Collagen comes from a Greek word meaning “glue producing” and can be thought of as the glue that holds the body together. Collagen is the major component of the extracellular matrix (ECM), or connective tissue which supports, connects or separates tissue. Collagen is the most abundant protein in mammals, comprising approximately 1/3 of the total protein in each mammalian organism and is the main constituent of skin, tendon and cartilage, as well as the organic component of teeth and bone. The basic structural unit of collagen is a triple-stranded helical molecule which has a greater tensile strength than steel. Biosynthesis and regulation of collagen is a complex biochemical and molecular process and it is the subject of considerable current scientific research.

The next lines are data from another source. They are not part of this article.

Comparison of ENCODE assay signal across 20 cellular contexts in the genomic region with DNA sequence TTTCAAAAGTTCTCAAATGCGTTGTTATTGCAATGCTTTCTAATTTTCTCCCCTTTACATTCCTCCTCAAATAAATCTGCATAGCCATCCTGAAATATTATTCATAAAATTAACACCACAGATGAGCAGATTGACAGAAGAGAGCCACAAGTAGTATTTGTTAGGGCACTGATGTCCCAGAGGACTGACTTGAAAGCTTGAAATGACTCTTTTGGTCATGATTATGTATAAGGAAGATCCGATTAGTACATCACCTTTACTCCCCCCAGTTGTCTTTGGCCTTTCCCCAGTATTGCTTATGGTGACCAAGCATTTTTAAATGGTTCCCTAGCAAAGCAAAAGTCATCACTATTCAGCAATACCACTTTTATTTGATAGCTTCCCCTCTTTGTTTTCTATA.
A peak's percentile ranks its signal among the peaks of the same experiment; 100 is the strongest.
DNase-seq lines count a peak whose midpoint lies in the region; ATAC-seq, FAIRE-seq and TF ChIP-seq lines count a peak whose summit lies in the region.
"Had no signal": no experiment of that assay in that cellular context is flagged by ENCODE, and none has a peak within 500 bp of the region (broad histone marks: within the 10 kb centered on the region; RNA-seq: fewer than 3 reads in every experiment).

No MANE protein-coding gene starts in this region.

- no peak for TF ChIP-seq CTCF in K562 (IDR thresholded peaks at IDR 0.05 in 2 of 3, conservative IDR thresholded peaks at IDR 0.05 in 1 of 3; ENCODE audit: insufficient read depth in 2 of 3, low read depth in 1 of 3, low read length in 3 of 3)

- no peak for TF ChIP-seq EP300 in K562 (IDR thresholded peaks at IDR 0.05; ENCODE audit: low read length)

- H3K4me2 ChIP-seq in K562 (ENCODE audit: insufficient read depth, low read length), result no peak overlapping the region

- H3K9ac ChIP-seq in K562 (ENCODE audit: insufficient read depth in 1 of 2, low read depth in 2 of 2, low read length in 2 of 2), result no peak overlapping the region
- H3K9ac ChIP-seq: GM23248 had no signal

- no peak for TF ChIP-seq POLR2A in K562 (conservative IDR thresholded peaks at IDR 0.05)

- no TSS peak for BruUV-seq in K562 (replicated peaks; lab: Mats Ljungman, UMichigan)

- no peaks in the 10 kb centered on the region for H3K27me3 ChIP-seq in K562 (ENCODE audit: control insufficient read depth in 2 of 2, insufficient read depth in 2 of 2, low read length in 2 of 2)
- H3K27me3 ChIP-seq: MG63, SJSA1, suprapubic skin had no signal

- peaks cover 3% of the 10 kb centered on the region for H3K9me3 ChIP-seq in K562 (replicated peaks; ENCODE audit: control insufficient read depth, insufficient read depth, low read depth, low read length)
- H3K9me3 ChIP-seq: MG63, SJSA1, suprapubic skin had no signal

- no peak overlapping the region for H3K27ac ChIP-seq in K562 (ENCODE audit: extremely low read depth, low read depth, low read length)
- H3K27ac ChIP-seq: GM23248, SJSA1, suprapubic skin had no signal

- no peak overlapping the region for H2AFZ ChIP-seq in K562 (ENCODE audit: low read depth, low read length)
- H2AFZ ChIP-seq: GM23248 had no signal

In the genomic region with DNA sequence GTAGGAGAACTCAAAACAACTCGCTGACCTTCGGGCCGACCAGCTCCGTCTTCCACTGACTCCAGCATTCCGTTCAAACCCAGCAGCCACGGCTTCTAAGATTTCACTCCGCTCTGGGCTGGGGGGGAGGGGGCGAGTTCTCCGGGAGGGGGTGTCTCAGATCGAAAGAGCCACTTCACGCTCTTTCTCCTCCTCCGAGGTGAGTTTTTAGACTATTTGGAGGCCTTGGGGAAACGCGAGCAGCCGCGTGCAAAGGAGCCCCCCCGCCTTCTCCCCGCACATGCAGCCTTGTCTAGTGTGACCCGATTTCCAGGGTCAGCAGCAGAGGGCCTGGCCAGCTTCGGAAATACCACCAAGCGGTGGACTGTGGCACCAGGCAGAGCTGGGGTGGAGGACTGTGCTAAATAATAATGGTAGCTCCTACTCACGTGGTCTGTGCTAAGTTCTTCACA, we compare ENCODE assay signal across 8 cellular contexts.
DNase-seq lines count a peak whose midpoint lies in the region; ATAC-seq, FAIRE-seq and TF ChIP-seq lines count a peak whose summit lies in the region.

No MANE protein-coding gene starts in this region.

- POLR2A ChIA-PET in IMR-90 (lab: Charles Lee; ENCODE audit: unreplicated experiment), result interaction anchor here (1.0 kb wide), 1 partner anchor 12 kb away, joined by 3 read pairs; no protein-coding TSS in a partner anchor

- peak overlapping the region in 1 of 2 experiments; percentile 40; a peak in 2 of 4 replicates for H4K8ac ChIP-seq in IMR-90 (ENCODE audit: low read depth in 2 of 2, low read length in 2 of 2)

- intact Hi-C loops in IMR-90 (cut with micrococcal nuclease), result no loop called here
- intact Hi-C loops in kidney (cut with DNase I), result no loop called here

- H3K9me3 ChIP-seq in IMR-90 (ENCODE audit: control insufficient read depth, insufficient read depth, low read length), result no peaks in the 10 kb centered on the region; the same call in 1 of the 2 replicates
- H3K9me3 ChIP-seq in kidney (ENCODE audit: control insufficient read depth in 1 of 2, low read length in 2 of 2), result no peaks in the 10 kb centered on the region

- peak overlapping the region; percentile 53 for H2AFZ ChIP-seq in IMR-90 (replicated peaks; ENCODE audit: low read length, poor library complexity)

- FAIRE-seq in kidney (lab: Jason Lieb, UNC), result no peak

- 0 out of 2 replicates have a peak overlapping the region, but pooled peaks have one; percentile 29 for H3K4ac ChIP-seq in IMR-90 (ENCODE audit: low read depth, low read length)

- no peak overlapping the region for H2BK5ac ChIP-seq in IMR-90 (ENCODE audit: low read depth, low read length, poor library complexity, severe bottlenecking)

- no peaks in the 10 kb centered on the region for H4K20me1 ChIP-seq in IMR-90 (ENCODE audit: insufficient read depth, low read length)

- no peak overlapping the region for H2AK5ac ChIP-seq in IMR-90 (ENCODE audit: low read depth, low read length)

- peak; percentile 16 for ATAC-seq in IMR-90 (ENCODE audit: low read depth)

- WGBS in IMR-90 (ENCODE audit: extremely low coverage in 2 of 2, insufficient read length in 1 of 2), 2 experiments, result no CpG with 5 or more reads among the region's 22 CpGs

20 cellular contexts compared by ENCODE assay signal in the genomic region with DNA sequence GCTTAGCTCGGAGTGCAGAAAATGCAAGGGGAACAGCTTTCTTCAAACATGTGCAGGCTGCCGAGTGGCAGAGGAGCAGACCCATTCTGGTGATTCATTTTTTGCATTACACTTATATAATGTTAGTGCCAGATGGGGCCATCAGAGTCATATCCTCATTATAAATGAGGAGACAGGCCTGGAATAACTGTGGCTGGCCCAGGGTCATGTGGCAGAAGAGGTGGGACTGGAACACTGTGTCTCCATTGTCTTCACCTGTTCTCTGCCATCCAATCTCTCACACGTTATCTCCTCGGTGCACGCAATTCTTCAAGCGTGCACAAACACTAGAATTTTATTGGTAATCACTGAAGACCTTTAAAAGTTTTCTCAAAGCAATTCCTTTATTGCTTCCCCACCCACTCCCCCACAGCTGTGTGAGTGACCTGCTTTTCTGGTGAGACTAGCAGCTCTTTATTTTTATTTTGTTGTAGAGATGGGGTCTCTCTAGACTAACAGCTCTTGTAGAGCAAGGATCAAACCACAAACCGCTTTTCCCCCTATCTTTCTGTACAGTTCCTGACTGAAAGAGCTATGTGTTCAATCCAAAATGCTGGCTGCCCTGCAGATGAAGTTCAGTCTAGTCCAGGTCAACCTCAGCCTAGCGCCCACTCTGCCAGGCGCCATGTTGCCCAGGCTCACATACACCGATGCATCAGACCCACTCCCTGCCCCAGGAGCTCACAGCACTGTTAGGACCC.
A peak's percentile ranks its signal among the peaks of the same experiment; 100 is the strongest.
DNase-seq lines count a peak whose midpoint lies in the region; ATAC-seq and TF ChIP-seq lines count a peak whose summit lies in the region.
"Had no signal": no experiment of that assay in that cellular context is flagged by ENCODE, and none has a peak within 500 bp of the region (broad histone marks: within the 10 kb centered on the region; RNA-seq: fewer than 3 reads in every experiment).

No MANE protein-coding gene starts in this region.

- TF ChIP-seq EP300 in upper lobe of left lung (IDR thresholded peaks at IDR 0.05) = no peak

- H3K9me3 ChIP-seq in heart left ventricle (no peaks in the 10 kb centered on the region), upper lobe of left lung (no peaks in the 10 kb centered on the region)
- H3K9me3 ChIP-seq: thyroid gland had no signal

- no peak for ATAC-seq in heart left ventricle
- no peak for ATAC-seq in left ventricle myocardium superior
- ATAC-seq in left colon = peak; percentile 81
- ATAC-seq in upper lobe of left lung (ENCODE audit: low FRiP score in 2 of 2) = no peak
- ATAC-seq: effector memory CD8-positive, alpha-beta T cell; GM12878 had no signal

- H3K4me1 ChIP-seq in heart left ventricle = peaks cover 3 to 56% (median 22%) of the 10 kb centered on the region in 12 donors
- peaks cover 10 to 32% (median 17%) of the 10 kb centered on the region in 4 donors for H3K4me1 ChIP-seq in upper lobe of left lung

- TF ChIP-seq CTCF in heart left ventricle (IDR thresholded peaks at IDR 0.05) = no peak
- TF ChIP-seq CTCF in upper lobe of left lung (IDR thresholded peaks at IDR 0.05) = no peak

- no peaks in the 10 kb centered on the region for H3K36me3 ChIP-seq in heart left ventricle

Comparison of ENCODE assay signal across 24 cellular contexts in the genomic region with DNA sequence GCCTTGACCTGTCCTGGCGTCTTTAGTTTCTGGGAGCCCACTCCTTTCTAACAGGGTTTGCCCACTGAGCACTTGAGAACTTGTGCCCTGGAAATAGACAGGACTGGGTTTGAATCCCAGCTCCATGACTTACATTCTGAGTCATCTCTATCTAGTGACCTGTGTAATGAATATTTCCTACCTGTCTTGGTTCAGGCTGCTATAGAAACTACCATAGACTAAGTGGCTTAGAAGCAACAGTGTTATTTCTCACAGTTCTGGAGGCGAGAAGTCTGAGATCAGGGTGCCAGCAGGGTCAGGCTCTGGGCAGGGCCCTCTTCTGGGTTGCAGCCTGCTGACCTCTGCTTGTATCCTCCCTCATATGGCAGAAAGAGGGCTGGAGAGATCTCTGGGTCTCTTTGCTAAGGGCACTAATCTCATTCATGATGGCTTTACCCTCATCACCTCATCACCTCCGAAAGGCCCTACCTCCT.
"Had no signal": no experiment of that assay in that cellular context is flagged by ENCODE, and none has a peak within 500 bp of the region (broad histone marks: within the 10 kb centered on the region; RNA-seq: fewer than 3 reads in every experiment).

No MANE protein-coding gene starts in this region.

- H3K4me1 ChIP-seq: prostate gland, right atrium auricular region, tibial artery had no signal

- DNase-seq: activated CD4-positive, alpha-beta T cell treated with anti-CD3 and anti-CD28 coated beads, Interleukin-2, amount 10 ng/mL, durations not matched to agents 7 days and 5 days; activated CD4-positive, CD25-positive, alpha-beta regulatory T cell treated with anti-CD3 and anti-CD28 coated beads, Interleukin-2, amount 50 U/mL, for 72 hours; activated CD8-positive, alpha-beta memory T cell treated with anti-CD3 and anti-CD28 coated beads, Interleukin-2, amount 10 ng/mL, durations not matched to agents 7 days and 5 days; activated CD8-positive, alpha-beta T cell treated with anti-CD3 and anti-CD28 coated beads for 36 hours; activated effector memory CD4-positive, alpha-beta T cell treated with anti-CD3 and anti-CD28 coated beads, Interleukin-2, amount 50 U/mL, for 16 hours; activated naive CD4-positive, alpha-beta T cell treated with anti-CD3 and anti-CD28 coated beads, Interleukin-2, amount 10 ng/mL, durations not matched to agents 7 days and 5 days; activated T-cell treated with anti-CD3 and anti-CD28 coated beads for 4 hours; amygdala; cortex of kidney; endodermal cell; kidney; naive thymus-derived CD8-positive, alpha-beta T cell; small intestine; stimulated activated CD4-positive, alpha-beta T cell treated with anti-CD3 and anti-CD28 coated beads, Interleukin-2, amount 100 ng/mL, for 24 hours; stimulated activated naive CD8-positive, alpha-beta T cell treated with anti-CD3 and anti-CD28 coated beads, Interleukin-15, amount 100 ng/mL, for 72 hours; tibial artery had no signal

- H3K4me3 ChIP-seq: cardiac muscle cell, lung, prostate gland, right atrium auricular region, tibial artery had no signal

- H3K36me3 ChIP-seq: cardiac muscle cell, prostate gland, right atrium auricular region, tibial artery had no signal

The body normally responds to injury or certain diseases by forming scar tissue, the major component of which is collagen. The collagen observed in scar tissue is typically denser and less elastic than normal tissue and proliferation of this highly cross-linked collagen-abundant scar tissue often results in diminished physiological function, decreased range of motion in orthopedic conditions and obstructions in internal adhesions.

Excess formation of scar tissue is evident in many fibroproliferative medical conditions and it may be life threatening in cases where it affects the heart, lung, peritoneum and kidney. This process is commonly referred to as "fibrosis."